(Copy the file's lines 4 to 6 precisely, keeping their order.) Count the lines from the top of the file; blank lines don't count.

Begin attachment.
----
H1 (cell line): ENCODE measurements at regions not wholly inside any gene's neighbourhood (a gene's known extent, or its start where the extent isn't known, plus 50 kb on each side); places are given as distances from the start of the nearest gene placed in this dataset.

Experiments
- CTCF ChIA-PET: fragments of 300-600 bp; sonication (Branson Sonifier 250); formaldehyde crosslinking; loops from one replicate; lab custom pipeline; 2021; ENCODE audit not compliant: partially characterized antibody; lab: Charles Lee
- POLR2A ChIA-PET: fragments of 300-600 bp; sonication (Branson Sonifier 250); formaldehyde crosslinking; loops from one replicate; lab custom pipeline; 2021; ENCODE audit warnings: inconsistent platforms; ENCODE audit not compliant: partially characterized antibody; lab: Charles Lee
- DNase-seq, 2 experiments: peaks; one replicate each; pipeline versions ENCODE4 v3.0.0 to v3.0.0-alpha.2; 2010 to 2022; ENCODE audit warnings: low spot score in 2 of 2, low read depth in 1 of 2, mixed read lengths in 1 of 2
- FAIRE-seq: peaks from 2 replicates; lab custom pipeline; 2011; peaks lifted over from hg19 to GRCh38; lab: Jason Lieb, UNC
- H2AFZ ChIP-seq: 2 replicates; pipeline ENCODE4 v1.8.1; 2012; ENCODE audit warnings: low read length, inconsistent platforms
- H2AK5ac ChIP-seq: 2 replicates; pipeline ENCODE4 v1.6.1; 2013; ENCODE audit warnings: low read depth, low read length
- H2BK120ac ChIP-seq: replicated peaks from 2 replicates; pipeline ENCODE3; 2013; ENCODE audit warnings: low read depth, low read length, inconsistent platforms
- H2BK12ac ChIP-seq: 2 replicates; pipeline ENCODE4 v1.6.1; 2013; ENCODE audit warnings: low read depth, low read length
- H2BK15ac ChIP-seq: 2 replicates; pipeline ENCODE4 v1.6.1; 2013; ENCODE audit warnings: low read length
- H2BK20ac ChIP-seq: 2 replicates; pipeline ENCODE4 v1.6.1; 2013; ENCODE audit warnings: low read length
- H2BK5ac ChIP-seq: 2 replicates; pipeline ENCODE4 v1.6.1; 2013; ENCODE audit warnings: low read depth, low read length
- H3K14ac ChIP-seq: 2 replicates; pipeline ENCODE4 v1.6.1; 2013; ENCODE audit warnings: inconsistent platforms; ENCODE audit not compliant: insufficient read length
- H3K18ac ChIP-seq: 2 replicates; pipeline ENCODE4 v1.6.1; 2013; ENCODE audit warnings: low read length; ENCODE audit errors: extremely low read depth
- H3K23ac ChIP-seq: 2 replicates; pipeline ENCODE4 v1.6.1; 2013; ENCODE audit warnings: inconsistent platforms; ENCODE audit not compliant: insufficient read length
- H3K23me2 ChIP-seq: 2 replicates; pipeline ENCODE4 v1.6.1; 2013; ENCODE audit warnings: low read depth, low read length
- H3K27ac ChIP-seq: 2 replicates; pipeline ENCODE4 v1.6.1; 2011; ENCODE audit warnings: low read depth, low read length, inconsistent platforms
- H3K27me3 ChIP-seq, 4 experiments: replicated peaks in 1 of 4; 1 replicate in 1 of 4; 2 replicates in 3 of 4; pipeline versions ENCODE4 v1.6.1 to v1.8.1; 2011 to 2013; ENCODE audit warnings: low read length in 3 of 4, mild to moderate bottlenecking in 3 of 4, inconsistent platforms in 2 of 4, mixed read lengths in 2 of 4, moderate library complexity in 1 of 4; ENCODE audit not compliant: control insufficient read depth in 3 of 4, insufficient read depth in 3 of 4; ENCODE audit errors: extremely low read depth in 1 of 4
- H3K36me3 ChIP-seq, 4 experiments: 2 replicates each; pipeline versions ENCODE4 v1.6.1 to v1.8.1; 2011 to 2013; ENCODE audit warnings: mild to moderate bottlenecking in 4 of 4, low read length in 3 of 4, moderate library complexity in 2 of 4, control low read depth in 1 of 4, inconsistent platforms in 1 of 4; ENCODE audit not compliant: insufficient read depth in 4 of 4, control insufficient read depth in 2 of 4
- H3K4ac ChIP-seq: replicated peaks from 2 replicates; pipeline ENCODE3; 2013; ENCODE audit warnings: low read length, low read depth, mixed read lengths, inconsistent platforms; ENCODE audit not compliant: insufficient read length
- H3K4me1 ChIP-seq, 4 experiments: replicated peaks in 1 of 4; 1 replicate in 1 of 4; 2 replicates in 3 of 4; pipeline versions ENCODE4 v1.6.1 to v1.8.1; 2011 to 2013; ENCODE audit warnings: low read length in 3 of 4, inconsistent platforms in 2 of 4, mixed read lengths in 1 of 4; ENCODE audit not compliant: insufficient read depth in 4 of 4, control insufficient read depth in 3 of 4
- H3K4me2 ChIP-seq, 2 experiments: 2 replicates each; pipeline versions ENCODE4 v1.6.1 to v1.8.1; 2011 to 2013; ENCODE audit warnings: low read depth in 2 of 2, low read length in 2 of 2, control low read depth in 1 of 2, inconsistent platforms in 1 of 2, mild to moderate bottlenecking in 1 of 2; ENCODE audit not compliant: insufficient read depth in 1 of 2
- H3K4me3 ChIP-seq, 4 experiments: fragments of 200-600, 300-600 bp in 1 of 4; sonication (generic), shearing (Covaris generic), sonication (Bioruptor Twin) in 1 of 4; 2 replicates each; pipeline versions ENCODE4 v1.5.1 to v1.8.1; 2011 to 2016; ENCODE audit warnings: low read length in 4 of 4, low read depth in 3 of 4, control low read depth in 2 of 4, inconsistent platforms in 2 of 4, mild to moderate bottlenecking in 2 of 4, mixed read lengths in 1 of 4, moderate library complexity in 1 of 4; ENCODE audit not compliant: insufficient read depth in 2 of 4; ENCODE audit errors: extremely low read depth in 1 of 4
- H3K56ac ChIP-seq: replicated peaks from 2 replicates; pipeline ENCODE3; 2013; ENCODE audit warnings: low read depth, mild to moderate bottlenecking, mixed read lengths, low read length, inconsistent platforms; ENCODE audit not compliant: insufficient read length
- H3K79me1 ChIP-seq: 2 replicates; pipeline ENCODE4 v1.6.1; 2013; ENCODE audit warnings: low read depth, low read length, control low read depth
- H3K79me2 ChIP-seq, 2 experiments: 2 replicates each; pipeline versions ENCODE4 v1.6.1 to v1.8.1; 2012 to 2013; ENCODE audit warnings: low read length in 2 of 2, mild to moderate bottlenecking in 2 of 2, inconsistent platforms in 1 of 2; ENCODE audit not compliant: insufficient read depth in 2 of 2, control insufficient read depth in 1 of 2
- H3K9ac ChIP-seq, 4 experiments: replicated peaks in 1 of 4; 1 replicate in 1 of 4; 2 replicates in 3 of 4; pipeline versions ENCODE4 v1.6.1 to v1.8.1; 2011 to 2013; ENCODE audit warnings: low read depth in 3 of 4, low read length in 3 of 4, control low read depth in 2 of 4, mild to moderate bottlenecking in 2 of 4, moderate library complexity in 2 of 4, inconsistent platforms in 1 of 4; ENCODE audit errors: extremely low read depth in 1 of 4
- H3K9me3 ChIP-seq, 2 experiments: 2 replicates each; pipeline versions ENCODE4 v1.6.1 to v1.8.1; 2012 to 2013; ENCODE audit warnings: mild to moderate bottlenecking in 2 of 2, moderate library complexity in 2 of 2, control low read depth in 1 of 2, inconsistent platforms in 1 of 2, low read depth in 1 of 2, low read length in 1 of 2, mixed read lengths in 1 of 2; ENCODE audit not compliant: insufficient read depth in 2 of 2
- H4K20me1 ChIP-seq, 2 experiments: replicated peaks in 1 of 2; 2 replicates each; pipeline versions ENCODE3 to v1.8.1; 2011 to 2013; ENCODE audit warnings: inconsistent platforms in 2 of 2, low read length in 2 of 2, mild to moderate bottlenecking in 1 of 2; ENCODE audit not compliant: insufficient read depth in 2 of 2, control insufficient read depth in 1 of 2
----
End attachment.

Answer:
- POLR2A ChIA-PET: fragments of 300-600 bp; sonication (Branson Sonifier 250); formaldehyde crosslinking; loops from one replicate; lab custom pipeline; 2021; ENCODE audit warnings: inconsistent platforms; ENCODE audit not compliant: partially characterized antibody; lab: Charles Lee
- DNase-seq, 2 experiments: peaks; one replicate each; pipeline versions ENCODE4 v3.0.0 to v3.0.0-alpha.2; 2010 to 2022; ENCODE audit warnings: low spot score in 2 of 2, low read depth in 1 of 2, mixed read lengths in 1 of 2
- FAIRE-seq: peaks from 2 replicates; lab custom pipeline; 2011; peaks lifted over from hg19 to GRCh38; lab: Jason Lieb, UNC